5 Travel Tips for Cancer Patients

Travel Made Stress-Free

Woman with sick child
Pixabay — Public Domain

Whether for business or pleasure, there may be times when people with cancers such as leukemia and lymphoma need to travel. While the initial thought may seem overwhelming - travel is stressful enough! - a little planning can help make travel smooth and stress-free. Here are five essential travel tips for cancer patients:

1. Do Your Research.

Start by doing a bit of research about the place(s) you plan to visit. Does traveling there require a special immunization or vaccine? Is getting a vaccine even feasible for you? Are there any illnesses specific to that region that you should be aware of? What types of medical facilities are there? How close are they to where you will be staying? Is there somewhere you could get medication if you need it?

2. Get Covered.

Learn about your health plan and what kind of coverage you have while you're away from home. It would be a great idea to purchase some extra insurance coverage if you don’t have it. Look for an insurance policy that includes an evacuation clause in case you need to be transported home or to safety during an emergency.

3. Talk to Your Doc.

Run your travel plans by your doctor to get the all-clear before you head off. Ask if they can provide you with the name of a doctor at your travel destination that can care for you if you become ill. Some cancer centers can also provide you with a note that can be presented at a different care facility in an emergency. This letter may include information about your condition, the medication you are taking and what they should do if you arrive with a fever or other common malady.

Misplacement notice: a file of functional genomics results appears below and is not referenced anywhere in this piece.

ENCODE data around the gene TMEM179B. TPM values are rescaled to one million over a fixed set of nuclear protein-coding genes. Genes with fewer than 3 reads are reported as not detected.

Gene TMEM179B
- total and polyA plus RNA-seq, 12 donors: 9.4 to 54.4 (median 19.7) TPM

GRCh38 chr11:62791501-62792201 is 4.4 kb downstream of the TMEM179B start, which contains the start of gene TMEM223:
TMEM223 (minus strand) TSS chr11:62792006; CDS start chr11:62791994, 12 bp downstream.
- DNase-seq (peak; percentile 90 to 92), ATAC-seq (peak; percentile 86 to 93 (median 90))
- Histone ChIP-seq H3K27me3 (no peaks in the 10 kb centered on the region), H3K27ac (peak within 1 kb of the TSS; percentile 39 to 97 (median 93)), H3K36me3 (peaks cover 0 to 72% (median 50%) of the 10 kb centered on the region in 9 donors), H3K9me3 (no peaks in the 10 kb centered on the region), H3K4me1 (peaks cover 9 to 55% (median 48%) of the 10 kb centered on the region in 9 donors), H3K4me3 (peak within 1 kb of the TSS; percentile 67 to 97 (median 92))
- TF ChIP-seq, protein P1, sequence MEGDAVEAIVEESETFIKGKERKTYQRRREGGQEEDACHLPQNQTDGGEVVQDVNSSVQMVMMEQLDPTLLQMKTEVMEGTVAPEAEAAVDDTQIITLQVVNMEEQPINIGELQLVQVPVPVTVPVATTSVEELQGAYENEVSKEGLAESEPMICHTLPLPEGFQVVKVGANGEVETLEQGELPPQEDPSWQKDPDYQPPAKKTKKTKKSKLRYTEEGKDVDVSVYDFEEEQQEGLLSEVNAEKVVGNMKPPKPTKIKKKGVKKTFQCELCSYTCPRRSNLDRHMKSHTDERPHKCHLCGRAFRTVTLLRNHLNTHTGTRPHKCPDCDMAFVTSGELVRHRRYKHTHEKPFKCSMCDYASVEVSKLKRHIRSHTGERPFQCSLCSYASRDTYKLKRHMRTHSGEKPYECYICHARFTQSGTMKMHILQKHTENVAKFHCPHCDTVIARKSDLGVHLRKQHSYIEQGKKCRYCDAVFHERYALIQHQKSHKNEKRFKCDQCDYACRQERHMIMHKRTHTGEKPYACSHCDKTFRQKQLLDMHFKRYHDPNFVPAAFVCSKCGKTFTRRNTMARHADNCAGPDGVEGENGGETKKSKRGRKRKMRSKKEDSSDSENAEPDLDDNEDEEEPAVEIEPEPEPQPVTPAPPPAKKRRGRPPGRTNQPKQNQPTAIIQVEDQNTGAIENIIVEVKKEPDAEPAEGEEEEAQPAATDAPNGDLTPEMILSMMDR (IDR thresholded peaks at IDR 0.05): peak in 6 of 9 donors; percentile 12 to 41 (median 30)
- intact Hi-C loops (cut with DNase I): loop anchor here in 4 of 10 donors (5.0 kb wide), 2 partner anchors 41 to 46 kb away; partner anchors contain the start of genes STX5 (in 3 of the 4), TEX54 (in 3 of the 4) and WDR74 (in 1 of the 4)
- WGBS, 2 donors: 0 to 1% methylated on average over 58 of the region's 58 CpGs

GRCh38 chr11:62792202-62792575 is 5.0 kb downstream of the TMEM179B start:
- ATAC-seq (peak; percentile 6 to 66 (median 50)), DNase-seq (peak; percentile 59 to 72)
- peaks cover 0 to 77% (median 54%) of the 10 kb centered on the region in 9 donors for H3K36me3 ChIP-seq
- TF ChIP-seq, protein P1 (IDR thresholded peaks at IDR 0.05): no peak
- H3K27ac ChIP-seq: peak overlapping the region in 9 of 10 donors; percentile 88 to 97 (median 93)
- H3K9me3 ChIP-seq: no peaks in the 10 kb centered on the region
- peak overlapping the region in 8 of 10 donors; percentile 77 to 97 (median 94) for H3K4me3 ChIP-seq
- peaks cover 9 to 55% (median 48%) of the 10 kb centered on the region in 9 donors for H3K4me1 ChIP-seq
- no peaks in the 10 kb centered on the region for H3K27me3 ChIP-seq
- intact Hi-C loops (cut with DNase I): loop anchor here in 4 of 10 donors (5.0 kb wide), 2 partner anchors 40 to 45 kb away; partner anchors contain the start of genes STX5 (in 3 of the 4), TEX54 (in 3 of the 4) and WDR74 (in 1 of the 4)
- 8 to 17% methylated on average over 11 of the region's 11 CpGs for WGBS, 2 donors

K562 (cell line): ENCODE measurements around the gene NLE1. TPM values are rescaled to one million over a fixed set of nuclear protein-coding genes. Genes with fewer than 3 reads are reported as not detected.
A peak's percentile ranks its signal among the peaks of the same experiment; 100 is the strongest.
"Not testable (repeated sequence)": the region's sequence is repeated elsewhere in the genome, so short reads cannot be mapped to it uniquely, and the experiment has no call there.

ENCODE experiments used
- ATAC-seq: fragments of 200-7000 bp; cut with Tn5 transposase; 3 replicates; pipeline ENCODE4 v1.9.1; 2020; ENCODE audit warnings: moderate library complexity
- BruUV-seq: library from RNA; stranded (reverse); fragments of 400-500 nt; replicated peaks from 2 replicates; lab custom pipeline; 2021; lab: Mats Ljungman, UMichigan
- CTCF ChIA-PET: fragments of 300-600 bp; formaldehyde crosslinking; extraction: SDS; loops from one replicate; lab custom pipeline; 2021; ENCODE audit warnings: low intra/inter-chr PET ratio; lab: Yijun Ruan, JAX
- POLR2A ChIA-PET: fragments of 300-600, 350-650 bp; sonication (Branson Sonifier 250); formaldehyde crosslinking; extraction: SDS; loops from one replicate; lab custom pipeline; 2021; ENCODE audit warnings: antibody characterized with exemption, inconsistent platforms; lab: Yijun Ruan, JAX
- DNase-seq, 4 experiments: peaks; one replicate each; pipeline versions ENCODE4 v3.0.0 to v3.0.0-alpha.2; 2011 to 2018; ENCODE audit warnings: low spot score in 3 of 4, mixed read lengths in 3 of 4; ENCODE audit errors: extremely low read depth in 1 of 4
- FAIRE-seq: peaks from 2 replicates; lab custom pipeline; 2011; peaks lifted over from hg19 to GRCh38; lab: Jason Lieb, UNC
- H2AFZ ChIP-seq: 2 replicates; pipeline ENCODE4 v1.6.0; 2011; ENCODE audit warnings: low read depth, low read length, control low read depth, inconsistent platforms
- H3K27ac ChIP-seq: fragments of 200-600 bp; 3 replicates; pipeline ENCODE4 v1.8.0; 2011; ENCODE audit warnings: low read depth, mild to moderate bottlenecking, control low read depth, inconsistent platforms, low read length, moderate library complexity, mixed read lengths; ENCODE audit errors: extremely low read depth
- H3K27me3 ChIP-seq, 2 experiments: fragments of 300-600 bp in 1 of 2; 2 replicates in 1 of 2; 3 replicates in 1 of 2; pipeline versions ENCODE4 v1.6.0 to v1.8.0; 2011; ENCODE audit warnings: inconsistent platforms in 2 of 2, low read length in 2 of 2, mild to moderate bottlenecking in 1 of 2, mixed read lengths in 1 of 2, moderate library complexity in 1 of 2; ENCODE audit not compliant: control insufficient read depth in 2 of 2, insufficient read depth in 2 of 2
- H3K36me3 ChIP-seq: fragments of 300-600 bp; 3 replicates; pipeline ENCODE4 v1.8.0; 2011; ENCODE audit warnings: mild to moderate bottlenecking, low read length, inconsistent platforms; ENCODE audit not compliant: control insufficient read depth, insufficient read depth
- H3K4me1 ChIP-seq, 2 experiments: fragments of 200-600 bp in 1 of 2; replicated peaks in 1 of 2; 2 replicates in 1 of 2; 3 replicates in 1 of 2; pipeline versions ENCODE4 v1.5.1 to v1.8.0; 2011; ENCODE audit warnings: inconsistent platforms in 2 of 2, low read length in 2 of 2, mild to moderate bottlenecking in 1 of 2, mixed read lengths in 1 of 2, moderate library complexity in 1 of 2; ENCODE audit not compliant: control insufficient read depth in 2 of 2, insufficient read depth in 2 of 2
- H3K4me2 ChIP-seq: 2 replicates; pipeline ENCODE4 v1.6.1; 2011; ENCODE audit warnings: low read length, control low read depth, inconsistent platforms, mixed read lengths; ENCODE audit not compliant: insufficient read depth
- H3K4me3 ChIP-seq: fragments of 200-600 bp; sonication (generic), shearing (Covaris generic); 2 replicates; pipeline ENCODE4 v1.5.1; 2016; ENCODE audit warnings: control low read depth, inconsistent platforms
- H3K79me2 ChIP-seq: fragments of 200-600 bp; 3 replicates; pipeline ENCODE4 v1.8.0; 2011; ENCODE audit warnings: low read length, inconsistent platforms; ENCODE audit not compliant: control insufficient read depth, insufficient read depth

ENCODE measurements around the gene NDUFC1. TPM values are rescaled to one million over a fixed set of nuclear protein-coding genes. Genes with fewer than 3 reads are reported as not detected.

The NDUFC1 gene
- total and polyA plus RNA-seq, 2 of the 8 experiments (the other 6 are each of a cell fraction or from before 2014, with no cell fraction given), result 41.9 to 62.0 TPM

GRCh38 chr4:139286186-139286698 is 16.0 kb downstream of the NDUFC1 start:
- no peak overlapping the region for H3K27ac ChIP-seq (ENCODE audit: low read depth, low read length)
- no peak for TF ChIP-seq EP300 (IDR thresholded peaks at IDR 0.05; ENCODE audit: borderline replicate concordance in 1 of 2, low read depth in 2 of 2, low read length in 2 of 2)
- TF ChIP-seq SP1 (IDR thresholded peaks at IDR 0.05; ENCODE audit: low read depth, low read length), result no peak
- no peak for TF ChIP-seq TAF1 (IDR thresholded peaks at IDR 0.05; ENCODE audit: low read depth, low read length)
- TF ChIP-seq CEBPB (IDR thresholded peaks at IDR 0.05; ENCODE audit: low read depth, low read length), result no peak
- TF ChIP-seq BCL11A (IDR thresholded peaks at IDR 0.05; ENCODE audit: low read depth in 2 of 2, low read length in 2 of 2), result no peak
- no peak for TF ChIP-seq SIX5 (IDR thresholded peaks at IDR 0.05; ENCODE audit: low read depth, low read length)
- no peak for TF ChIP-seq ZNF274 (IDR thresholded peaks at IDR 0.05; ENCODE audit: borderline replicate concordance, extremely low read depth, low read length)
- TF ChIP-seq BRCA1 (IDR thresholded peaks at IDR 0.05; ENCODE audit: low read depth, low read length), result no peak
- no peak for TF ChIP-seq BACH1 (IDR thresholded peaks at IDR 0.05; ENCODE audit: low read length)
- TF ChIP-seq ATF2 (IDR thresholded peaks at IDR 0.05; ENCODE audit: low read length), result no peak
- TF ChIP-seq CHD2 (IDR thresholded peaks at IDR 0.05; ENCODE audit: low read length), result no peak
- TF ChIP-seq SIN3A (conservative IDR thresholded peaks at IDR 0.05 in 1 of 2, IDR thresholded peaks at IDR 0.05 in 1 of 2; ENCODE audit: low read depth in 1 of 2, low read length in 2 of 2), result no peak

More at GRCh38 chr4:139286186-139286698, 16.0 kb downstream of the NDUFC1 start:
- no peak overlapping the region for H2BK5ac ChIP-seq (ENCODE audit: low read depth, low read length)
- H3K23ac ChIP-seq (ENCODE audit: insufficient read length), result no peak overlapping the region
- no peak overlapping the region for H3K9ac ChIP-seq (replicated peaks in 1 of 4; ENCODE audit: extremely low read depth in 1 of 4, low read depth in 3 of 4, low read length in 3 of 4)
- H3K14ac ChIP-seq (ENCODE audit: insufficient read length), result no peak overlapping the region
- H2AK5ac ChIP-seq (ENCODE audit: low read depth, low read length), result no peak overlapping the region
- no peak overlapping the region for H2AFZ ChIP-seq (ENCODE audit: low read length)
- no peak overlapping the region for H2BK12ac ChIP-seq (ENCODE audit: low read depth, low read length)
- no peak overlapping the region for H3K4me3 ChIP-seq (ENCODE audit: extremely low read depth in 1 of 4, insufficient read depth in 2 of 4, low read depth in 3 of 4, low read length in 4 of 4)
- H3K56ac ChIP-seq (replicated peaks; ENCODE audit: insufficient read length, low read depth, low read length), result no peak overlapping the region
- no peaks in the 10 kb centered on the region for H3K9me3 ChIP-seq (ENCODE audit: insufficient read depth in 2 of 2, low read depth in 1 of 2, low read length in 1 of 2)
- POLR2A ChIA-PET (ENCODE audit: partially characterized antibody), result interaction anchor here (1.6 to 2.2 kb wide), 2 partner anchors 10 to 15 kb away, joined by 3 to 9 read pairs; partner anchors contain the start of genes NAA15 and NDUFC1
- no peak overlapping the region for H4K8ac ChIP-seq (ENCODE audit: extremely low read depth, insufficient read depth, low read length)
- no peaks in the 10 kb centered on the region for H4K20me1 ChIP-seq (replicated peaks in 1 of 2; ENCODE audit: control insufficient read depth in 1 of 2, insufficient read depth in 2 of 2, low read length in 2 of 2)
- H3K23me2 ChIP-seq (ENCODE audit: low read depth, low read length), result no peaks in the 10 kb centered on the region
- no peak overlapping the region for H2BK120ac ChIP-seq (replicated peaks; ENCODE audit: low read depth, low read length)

4. Get Your Medication in Check.

Medication is the one thing that you should overpack. Bring enough medication for your entire trip and then some, if possible. Be sure to check your supply and refill if necessary before you go. Some medications are not available in other countries.

It's tempting to toss everything in a pill box, but you should keep all medications in their original, labeled containers, especially if you're flying. Your name and the name and dosage of the medication should be clearly stated on the label. Put cotton balls inside pill bottles to prevent damage during transport. Keep your medication and any other supplies with you in a resealable plastic bag inside your carry-on so nothing spills, breaks or is lost.

You might also consider carrying a note from your doctor with a list of your required medications on it to prove that you need them. This is especially important for pain medications, antidepressants and stimulants that may be illegal in other countries. If you need syringes for your medication, make sure you bring enough for the entire trip, as well as a note from your doctor explaining why you need them. You may not be able to keep syringes in your carry-on baggage if you're traveling by plane, so documentation will be very helpful in this situation. Ask your doctor or pharmacist how to take your medication if you will be traveling to a different time zone.

5. Schedule in Some R & R.

Traveling can be downright exhausting, whatever your reason: whether sightseeing, visiting with family or attending meetings. Make sure to schedule in some rest every few hours so you don’t get too run down. This regularly scheduled “down time” will prevent you from missing out on activities in the future. Above all, take this opportunity to allow yourself some time to think about something other than your cancer and enjoy yourself.

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